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3 out of 53 out of 53 out of 53 out of 53 out of 5 3.00 (160 ratings) (rate this audio book) Author: Louis Menand Narrator: Michael Prichard Publisher: Tantor Format: Unabridged Audiobook Delivery: Instant Download Audio Length: Release Date: February 2010 ISBN: 9781400184194
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Has American higher education become a dinosaur? Why do professors all tend to think alike? What makes it so hard for colleges to decide which subjects should be required? Why do teachers and scholars find it so difficult to transcend the limits of their disciplines? Why, in short, are problems that should be easy for universities to solve so intractable? The answer, Louis Menand argues, is that the institutional structure and the educational philosophy of higher education have remained the same for one hundred years, while faculties and student bodies have radically changed, and technology has drastically transformed the way people produce and disseminate knowledge.

Sparking a long-overdue debate about the future of American education, The Marketplace of Ideas examines what professors and students—and all the rest of us—might be better off without while assessing what is worth saving in our traditional university institutions.

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Quotes & Awards

  • “Menand…provides a smart, succinct, splendidly written summary of the back story and current state-of-play in education in the liberal arts at the country’s elite institutions.”

    Boston Globe

  • “[Menand] has the rare ability to tackle complex subjects and make them comprehensible and readable.”

    Philadelphia Inquirer

  • “Part history of higher education, part sympathetic but insistent argument for change, Menand’s book is a worthy and admirably succinct exploration of why colleges are so difficult to improve.”

    Washington Monthly

  • “Michael Prichard’s stern, sonorous voice is a perfect match for Menand’s critical exploration of the contemporary university.”

    AudioFile

  • “An important…view on the content of higher education.”

    Library Journal

Listener Opinions

  • 4 out of 54 out of 54 out of 54 out of 54 out of 5 Neena | 1/23/2014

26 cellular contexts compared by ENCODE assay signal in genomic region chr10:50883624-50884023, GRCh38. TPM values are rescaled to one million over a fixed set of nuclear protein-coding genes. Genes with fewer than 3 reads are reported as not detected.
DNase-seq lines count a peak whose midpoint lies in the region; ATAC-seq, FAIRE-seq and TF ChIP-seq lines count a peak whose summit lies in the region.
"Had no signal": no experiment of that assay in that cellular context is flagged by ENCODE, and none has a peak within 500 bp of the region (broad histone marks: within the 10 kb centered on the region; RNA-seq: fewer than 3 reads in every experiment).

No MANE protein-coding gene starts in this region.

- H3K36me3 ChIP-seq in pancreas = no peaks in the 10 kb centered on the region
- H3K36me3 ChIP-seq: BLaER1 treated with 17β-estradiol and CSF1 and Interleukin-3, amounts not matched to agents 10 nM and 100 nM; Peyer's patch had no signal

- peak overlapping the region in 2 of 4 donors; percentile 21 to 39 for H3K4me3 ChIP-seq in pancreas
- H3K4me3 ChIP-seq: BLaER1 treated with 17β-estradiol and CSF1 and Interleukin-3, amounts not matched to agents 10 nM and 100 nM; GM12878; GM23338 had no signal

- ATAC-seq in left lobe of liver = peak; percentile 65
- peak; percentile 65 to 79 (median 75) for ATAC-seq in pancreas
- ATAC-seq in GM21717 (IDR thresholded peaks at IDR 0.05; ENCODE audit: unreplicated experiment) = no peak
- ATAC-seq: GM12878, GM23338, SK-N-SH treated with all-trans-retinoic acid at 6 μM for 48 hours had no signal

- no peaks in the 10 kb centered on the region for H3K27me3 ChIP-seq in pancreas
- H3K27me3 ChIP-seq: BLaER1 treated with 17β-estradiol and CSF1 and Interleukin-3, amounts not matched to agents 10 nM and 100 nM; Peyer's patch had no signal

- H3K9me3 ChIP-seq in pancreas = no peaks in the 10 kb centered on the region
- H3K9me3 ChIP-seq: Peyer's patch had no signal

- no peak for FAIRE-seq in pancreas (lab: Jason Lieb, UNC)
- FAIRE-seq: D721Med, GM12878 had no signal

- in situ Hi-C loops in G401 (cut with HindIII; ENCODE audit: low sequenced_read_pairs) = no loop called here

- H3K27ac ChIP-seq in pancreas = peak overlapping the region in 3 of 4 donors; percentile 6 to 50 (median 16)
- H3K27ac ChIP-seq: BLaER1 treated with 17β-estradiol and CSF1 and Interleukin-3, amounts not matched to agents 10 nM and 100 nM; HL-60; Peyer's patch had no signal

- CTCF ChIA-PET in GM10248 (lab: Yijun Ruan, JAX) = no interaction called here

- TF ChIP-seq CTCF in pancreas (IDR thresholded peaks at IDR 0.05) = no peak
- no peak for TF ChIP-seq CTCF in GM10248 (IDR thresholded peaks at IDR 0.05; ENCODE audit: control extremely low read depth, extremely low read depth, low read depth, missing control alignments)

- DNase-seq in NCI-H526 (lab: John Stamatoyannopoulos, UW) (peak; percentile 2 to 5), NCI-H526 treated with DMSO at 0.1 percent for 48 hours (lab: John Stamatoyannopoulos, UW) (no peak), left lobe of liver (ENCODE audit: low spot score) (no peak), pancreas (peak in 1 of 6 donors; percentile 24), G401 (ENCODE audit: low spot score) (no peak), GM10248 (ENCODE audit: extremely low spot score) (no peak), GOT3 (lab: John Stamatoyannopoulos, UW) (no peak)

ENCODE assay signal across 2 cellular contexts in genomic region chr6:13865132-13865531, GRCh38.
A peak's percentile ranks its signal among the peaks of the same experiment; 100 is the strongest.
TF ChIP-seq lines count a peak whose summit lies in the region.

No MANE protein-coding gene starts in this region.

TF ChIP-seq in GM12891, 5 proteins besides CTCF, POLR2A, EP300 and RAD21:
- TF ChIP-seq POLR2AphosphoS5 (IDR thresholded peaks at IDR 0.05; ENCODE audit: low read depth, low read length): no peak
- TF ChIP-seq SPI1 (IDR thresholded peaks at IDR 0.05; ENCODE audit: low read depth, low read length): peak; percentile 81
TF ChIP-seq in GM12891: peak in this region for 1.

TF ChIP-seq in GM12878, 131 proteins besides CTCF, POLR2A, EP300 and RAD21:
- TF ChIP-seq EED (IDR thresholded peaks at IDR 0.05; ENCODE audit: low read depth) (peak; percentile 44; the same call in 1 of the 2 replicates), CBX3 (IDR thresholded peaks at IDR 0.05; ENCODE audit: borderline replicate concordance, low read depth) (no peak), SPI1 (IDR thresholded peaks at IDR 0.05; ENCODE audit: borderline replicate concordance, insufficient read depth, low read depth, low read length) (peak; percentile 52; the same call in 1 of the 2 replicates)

" I was urged to read this before taking another step. Somehow I am still excited to move forward. "

  • 3 out of 53 out of 53 out of 53 out of 53 out of 5 Alex Bloom | 1/16/2014

    " I guess my expectations were a little too high after having read "The Metaphysical Club." Menand's writing is still brilliant, but the content presented here just wasn't nearly as fascinating as the personalities developed in his earlier work. As always, though, Menand presents insightful and nuanced opinions about complex and divisive subjects. For those interested in the liberal arts in higher education, it's well worth a read. "

  • 2 out of 52 out of 52 out of 52 out of 52 out of 5 Josh Meares | 1/11/2014

    " Pretty good history of the way things are in academia. Not a lot of insight into what needs to change. Kind of an inside-the-lines sort of thinker. "

  • 3 out of 53 out of 53 out of 53 out of 53 out of 5 Villate | 1/2/2014

    " The most interesting parts of this book were the sections on the professions and "interdisciplinarity" (which I run into a lot in my clients' work - it has replaced "post-structualist" as the buzzword du jour in academe) and Part 4 about why professors seem to think the same way. In my work as an editor of dissertations and scholarly articles (with the occasional PhD application essay thrown in there), I hear a lot of horror stories about doctoral candidates forced to stay in their programs for years beyond when they should be finished or just let go from the program. Menand's point about the self-interestedness of departments in keeping ABD's and doctoral candidates going was very well taken, though I disagree that PhDs should be easier to get, having seen the rigor-less pablum that sometimes passes for dissertation research. I have read probably over 100 dissertations in all types of subject matter in the eight years I've been editing professionally, and I would say a good percentage of them (maybe 15-20%) are just trash, but they get passed because the candidate is doing research that his or her advisor is interested in or wants to appropriate for his or her own purposes or that somehow justifies the committee's political or social beliefs. Few solutions are offered, but I think anyone going into a graduate program, whether in the humanities or any of the social or "hard" sciences, would do well to read this little book and think about what he or she hopes to accomplish. "

  • 4 out of 54 out of 54 out of 54 out of 54 out of 5 Oliver L. | 1/1/2014